Iraqi Refugees

Part of Constitutional Reform – in the House of Commons at 6:36 pm on 3rd July 1991.

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Photo of Dennis Canavan Dennis Canavan , Falkirk West 6:36 pm, 3rd July 1991

I was also a member of the Select Committee on Foreign Affairs which visited the refugee camps on the Iran-lraq border about six weeks ago. We had the opportunity to talk to Kurdish refugees from the north and to Shi'ite refugees from the south of Iraq who had been forced to flee from the forces of Saddam Hussein.

Despite what the hon. and learned Member for Burton (Mr. Lawrence) said about evidence of inefficiency—and I agree with at least some of what he said—I pay tribute to all the organisations over there— governmental and non-governmental—that are doing their very best to deal with difficult circumstances. I pay a special tribute to the Iranian Government and to the Iranian Red Crescent, because it is largely due to their efforts that what we observed was not nearly as bad as I had feared before I went.

I have visited refugee camps in other parts of the world with the Select Committee. For example, a few days ago I visited refugee camps on the Sudan-Ethiopia border where the smell of death permeated the atmosphere and where sick, starving and dying children were everywhere to be seen. By contrast, the children whom we saw in the camps in west Azerbaijan and Khuzestan looked, for the most part, healthy and in very good spirits. However, I do not want to underrate the horrific experience that those children and their parents must have undergone. It must have been an ordeal for them, first, to literally run for their lives from the killing machine of Saddam Hussein and then to be faced with the threat of death from starvation on freezing mountain tops.

When we visited the camps in late May the worst seemed to be over, at least for the time being. I emphasise the latter phrase. The reason why the worst seemed to he over at least for the time being was that the various aid agencies appeared to be getting to grips with the basic needs of the refugees. However, there is no room for complacency—there is much more to be done, bearing in mind that there are about 2·5 million refugees or displaced persons in that part of the world. Winter is approaching and, looking further ahead, we cannot and must not expect those people to live in refugee camps for ever. We must step up our efforts to find a permanent long-term solution, including a political settlement. That means trying our best to find a peaceful and democratic solution to the internal problems which still exist in Iraq and it also means going some way to meeting the legitimate aspirations of the Kurdish people for a degree of self-determination or autonomy.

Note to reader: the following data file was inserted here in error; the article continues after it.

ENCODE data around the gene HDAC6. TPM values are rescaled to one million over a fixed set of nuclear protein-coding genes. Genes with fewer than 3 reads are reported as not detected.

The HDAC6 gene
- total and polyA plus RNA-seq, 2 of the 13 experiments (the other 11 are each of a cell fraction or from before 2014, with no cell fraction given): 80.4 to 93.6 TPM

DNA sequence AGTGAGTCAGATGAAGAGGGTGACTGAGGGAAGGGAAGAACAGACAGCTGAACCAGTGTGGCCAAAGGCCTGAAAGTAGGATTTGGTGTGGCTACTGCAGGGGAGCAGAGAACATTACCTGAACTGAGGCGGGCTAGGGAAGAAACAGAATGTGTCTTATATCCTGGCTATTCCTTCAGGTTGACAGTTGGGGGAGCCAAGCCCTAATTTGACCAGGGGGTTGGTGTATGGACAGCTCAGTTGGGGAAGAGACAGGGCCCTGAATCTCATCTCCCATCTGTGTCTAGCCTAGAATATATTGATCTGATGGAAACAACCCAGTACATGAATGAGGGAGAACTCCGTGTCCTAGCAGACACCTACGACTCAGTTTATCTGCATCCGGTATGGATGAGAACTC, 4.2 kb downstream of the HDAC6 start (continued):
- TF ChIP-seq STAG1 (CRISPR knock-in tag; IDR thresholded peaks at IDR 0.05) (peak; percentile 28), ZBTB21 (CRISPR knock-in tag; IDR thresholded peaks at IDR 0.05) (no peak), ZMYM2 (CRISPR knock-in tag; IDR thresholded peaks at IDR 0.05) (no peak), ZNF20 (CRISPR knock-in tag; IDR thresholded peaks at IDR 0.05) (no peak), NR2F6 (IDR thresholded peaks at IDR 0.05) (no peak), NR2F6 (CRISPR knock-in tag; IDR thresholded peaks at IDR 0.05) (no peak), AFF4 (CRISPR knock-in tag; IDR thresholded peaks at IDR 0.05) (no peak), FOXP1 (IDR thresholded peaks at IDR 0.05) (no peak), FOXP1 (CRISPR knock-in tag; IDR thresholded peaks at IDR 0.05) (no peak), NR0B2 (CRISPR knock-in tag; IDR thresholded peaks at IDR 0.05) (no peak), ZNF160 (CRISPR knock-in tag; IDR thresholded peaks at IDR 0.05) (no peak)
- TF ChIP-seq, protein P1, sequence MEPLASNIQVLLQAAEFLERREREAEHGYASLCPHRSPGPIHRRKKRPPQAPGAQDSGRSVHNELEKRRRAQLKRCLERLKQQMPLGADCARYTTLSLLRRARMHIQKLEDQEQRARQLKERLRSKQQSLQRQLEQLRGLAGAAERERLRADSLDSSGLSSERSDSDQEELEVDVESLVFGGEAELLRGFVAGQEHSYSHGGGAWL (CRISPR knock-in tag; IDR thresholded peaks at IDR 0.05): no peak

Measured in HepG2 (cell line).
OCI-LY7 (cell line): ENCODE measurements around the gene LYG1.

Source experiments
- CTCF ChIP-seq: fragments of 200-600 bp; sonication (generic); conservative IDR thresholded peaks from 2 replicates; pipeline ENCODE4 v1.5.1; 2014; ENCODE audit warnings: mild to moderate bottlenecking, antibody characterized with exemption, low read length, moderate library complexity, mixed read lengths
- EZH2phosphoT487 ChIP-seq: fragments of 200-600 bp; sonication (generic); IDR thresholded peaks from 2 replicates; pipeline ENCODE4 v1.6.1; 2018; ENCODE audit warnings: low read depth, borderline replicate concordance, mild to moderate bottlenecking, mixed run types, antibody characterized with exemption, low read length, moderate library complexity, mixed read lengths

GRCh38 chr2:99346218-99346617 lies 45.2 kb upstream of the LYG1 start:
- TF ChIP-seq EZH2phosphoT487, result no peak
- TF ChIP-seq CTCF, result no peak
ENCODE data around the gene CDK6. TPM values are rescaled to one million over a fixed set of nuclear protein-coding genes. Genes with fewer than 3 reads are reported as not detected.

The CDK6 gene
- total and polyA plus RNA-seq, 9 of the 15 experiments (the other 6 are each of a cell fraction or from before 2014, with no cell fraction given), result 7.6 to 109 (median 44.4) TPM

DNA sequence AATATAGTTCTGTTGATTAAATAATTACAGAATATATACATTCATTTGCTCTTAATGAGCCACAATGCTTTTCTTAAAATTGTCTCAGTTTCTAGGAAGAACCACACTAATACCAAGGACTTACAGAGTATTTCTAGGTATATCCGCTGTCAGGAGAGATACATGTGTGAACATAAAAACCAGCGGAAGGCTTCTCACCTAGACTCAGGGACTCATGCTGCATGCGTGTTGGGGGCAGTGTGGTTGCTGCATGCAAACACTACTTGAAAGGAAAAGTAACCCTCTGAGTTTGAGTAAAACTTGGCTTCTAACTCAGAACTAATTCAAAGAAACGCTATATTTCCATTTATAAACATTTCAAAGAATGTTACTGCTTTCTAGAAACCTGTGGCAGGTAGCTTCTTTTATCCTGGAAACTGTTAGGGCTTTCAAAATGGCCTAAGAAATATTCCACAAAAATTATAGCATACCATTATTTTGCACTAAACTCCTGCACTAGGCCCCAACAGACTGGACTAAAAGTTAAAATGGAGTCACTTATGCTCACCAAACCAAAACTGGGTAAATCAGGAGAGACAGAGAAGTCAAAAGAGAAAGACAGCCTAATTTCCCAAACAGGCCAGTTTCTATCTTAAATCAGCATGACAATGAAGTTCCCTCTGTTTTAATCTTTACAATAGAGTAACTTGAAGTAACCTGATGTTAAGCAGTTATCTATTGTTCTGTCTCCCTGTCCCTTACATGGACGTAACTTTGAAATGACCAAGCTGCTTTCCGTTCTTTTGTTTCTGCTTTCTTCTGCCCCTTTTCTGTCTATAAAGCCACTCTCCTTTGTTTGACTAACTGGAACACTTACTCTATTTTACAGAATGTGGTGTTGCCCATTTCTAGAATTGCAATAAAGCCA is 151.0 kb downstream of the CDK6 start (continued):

The Kurds were suffering atrocities at the hands of Saddam Hussein long before he invaded Kuwait and the Gulf war has, arguably, made things worse instead of better for them. We therefore have a duty to do everything possible to help them in their immediate plight and in the longer term.

I want to comment on the British contribution to the crisis. By 1 May this year, the Overseas Development Administration had committed a total of £61·5 million, but it is important to point out to the House that only £30 million of that is new money from the Treasury's central reserve. In other words, more than half that money comes from the existing, over-stretched ODA budget. If we take the new money—£30 million—and divide it by the 2·5 million people involved, it works out at the princely sum of £12 a head. It is not a huge amount when considered in those terms.

It is also worth considering that the ODA was charged by the Ministry of Defence for much of the relief operation carried out by the armed forces. I hope that the Minister will reply in his summing up to the Select Committee recommendation that there should be a new arrangement between the ODA and the Ministry of Defence. I should prefer there to be no transfer payment from the aid budget to the defence budget, but if there is, it should take into account the training element for the armed forces in the refugee operations. That is an explicit recommendation in the Select Committee report.

According to the Government, the Gulf war cost them £2·5 billion. That is probably an underestimate, but the truth will come out at the end of the day. The total ODA commitment of £61·5 million to help Iraqi refugees alone is the equivalent of three Tornado aircraft. Perhaps that brings the matter into perspective. Why are the Government's spending priorities such that they spend so much on a destructive war that cost more than 100,000 lives and yet spend relatively little on trying to help the refugees who are the victims of the aftermath of that war?

I hope that, as a result of this debate, more priority will be given to helping not just Iraqi refugees, but the many others throughout the world who find themselves the innocent victims of disaster, whether it be famine, flood, earthquake or the ravages of war. For the sake of humanity, we owe help to those people, especially if we have been partly responsible for precipitating the action and thereby partly responsible for causing the desperate situation in which they find themselves.